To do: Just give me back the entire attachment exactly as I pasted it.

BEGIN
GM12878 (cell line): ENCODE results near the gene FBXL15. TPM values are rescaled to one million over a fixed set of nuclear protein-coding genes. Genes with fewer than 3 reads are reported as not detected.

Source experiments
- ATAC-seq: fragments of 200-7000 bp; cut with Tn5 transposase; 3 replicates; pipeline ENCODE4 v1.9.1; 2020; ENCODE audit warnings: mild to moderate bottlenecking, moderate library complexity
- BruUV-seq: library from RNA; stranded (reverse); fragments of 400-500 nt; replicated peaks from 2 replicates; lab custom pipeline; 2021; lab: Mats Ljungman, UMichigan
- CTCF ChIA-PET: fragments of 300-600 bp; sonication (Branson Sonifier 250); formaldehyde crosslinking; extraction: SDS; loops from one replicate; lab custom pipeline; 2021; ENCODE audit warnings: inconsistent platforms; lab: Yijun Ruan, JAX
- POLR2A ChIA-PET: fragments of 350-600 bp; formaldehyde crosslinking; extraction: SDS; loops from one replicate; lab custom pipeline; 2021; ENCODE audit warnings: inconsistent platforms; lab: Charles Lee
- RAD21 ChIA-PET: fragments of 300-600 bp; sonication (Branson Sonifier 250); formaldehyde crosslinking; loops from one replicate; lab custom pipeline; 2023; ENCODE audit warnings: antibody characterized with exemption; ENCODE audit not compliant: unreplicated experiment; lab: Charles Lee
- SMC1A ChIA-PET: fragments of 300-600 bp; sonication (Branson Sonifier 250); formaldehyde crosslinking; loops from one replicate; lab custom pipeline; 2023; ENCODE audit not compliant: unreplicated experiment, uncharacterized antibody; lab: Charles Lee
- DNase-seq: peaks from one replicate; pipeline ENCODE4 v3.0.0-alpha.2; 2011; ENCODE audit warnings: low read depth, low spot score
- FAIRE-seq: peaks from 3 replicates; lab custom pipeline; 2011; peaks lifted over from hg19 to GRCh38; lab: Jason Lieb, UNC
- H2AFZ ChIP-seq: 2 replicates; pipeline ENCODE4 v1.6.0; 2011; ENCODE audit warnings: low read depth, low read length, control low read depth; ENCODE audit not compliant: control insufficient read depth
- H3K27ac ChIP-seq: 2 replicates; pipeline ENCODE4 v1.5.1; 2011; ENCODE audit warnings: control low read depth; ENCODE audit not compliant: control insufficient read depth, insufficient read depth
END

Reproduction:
GM12878 (cell line): ENCODE results near the gene FBXL15. TPM values are rescaled to one million over a fixed set of nuclear protein-coding genes. Genes with fewer than 3 reads are reported as not detected.

Source experiments
- ATAC-seq: fragments of 200-7000 bp; cut with Tn5 transposase; 3 replicates; pipeline ENCODE4 v1.9.1; 2020; ENCODE audit warnings: mild to moderate bottlenecking, moderate library complexity
- BruUV-seq: library from RNA; stranded (reverse); fragments of 400-500 nt; replicated peaks from 2 replicates; lab custom pipeline; 2021; lab: Mats Ljungman, UMichigan
- CTCF ChIA-PET: fragments of 300-600 bp; sonication (Branson Sonifier 250); formaldehyde crosslinking; extraction: SDS; loops from one replicate; lab custom pipeline; 2021; ENCODE audit warnings: inconsistent platforms; lab: Yijun Ruan, JAX
- POLR2A ChIA-PET: fragments of 350-600 bp; formaldehyde crosslinking; extraction: SDS; loops from one replicate; lab custom pipeline; 2021; ENCODE audit warnings: inconsistent platforms; lab: Charles Lee
- RAD21 ChIA-PET: fragments of 300-600 bp; sonication (Branson Sonifier 250); formaldehyde crosslinking; loops from one replicate; lab custom pipeline; 2023; ENCODE audit warnings: antibody characterized with exemption; ENCODE audit not compliant: unreplicated experiment; lab: Charles Lee
- SMC1A ChIA-PET: fragments of 300-600 bp; sonication (Branson Sonifier 250); formaldehyde crosslinking; loops from one replicate; lab custom pipeline; 2023; ENCODE audit not compliant: unreplicated experiment, uncharacterized antibody; lab: Charles Lee
- DNase-seq: peaks from one replicate; pipeline ENCODE4 v3.0.0-alpha.2; 2011; ENCODE audit warnings: low read depth, low spot score
- FAIRE-seq: peaks from 3 replicates; lab custom pipeline; 2011; peaks lifted over from hg19 to GRCh38; lab: Jason Lieb, UNC
- H2AFZ ChIP-seq: 2 replicates; pipeline ENCODE4 v1.6.0; 2011; ENCODE audit warnings: low read depth, low read length, control low read depth; ENCODE audit not compliant: control insufficient read depth
- H3K27ac ChIP-seq: 2 replicates; pipeline ENCODE4 v1.5.1; 2011; ENCODE audit warnings: control low read depth; ENCODE audit not compliant: control insufficient read depth, insufficient read depth